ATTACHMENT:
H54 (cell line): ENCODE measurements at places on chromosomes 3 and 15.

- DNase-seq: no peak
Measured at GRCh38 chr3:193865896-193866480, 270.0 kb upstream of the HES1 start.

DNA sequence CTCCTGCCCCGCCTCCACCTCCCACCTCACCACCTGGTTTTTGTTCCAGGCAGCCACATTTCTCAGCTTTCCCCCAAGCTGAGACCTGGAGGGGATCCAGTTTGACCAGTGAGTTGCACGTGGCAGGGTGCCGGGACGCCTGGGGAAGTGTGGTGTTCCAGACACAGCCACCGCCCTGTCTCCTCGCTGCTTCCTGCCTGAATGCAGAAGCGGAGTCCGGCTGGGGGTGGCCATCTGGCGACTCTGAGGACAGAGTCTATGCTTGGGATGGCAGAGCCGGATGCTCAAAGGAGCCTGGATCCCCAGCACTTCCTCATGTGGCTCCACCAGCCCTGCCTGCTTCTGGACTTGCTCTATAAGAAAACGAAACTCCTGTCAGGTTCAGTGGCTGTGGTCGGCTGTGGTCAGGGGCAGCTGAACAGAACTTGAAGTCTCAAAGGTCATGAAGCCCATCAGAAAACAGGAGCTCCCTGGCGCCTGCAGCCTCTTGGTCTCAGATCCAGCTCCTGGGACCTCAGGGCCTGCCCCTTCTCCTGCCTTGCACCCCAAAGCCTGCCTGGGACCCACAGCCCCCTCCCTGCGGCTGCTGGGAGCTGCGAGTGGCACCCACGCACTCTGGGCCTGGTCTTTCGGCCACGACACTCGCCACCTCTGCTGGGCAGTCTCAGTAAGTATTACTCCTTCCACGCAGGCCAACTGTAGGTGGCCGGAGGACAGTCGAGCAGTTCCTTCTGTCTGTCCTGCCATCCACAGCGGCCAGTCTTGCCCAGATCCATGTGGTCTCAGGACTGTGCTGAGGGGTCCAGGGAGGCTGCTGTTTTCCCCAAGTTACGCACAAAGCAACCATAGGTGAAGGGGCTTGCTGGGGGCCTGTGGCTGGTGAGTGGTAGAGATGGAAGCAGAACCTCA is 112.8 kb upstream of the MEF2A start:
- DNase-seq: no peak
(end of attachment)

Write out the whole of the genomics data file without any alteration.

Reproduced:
H54 (cell line): ENCODE measurements at places on chromosomes 3 and 15.

- DNase-seq: no peak
Measured at GRCh38 chr3:193865896-193866480, 270.0 kb upstream of the HES1 start.

DNA sequence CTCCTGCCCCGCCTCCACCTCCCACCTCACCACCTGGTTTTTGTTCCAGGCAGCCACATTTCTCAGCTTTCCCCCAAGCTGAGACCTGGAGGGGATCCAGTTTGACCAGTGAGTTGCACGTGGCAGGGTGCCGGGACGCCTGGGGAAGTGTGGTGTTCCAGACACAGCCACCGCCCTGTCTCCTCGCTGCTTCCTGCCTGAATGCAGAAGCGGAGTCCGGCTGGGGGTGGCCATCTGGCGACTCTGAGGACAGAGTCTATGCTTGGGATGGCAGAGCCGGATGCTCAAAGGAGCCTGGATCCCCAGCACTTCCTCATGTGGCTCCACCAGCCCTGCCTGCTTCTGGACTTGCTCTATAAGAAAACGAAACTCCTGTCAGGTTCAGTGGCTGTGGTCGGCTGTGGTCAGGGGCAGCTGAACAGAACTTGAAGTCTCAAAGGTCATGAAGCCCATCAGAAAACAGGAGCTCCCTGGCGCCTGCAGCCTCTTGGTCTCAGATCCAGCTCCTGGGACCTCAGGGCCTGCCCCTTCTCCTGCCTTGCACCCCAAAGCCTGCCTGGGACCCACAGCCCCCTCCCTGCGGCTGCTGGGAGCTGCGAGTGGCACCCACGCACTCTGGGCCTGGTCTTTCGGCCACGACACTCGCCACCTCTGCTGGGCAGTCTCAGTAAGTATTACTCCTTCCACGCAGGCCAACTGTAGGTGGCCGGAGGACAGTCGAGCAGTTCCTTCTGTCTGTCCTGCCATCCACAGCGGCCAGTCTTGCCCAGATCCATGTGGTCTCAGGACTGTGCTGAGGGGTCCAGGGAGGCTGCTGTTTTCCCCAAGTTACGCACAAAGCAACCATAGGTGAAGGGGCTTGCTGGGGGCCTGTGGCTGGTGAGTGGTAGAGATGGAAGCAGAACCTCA is 112.8 kb upstream of the MEF2A start:
- DNase-seq: no peak